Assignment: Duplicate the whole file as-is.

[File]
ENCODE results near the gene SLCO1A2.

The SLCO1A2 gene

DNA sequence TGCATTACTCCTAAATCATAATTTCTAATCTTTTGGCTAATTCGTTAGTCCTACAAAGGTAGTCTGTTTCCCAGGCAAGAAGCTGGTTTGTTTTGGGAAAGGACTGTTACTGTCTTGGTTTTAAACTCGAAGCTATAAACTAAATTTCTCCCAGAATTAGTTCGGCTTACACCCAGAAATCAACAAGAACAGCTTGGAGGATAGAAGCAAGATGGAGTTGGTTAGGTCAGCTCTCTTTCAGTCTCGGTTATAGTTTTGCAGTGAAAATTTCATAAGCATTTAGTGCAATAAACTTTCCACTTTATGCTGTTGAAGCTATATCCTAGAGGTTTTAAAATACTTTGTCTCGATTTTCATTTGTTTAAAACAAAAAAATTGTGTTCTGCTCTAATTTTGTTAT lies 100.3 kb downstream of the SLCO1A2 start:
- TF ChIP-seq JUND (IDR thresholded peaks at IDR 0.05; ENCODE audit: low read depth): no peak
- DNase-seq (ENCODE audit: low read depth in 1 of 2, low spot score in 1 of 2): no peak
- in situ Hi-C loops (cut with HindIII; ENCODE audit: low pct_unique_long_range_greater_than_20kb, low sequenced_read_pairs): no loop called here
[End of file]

ENCODE results near the gene SLCO1A2.

The SLCO1A2 gene

DNA sequence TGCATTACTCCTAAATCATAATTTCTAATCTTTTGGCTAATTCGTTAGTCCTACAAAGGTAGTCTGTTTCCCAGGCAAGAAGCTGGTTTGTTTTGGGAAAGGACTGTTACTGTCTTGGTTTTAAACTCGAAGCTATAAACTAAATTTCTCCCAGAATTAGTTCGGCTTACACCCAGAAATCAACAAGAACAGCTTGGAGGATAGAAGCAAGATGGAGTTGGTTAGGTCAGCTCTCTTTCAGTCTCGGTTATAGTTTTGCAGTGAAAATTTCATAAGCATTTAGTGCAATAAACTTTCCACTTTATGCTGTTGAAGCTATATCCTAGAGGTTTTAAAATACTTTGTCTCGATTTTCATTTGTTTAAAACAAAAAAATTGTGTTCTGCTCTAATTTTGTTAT lies 100.3 kb downstream of the SLCO1A2 start:
- TF ChIP-seq JUND (IDR thresholded peaks at IDR 0.05; ENCODE audit: low read depth): no peak
- DNase-seq (ENCODE audit: low read depth in 1 of 2, low spot score in 1 of 2): no peak
- in situ Hi-C loops (cut with HindIII; ENCODE audit: low pct_unique_long_range_greater_than_20kb, low sequenced_read_pairs): no loop called here